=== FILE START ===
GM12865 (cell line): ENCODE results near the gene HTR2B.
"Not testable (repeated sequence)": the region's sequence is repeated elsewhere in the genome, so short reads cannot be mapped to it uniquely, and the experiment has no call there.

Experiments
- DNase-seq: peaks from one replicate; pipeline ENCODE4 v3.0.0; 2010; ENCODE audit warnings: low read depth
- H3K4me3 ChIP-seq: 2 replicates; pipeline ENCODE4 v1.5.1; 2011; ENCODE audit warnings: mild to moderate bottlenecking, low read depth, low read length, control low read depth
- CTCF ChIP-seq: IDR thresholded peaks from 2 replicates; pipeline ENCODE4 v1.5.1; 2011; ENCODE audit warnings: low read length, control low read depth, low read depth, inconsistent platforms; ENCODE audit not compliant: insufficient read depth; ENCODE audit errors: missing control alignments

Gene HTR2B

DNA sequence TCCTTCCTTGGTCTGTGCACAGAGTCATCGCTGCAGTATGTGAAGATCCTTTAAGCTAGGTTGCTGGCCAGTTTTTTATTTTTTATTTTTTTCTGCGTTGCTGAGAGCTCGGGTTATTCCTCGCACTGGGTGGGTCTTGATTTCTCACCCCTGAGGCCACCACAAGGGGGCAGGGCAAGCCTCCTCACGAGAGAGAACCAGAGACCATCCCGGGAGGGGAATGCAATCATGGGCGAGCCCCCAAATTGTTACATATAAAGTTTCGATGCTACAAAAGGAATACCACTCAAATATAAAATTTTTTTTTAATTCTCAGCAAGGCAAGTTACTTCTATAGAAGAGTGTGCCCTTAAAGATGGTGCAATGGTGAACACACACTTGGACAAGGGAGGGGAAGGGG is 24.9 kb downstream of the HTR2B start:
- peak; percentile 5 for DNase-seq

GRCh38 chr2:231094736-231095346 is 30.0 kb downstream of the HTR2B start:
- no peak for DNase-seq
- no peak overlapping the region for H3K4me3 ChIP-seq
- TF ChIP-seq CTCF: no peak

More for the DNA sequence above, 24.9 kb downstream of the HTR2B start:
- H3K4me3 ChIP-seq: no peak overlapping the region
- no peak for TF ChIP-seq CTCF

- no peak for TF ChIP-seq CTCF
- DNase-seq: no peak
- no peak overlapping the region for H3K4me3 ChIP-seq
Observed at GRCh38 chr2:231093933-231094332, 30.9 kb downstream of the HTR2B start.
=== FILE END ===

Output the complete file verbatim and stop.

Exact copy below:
GM12865 (cell line): ENCODE results near the gene HTR2B.
"Not testable (repeated sequence)": the region's sequence is repeated elsewhere in the genome, so short reads cannot be mapped to it uniquely, and the experiment has no call there.

Experiments
- DNase-seq: peaks from one replicate; pipeline ENCODE4 v3.0.0; 2010; ENCODE audit warnings: low read depth
- H3K4me3 ChIP-seq: 2 replicates; pipeline ENCODE4 v1.5.1; 2011; ENCODE audit warnings: mild to moderate bottlenecking, low read depth, low read length, control low read depth
- CTCF ChIP-seq: IDR thresholded peaks from 2 replicates; pipeline ENCODE4 v1.5.1; 2011; ENCODE audit warnings: low read length, control low read depth, low read depth, inconsistent platforms; ENCODE audit not compliant: insufficient read depth; ENCODE audit errors: missing control alignments

Gene HTR2B

DNA sequence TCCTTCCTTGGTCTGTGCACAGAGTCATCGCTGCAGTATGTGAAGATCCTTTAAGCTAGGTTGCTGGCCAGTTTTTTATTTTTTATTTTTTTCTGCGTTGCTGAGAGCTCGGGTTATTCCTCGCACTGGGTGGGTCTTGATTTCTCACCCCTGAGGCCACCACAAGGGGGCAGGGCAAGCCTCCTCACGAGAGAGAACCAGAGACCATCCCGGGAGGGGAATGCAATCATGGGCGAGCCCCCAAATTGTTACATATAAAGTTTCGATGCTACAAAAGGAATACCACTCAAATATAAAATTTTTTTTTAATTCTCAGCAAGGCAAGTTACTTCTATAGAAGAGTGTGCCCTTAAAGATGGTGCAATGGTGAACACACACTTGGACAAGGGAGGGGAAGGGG is 24.9 kb downstream of the HTR2B start:
- peak; percentile 5 for DNase-seq

GRCh38 chr2:231094736-231095346 is 30.0 kb downstream of the HTR2B start:
- no peak for DNase-seq
- no peak overlapping the region for H3K4me3 ChIP-seq
- TF ChIP-seq CTCF: no peak

More for the DNA sequence above, 24.9 kb downstream of the HTR2B start:
- H3K4me3 ChIP-seq: no peak overlapping the region
- no peak for TF ChIP-seq CTCF

- no peak for TF ChIP-seq CTCF
- DNase-seq: no peak
- no peak overlapping the region for H3K4me3 ChIP-seq
Observed at GRCh38 chr2:231093933-231094332, 30.9 kb downstream of the HTR2B start.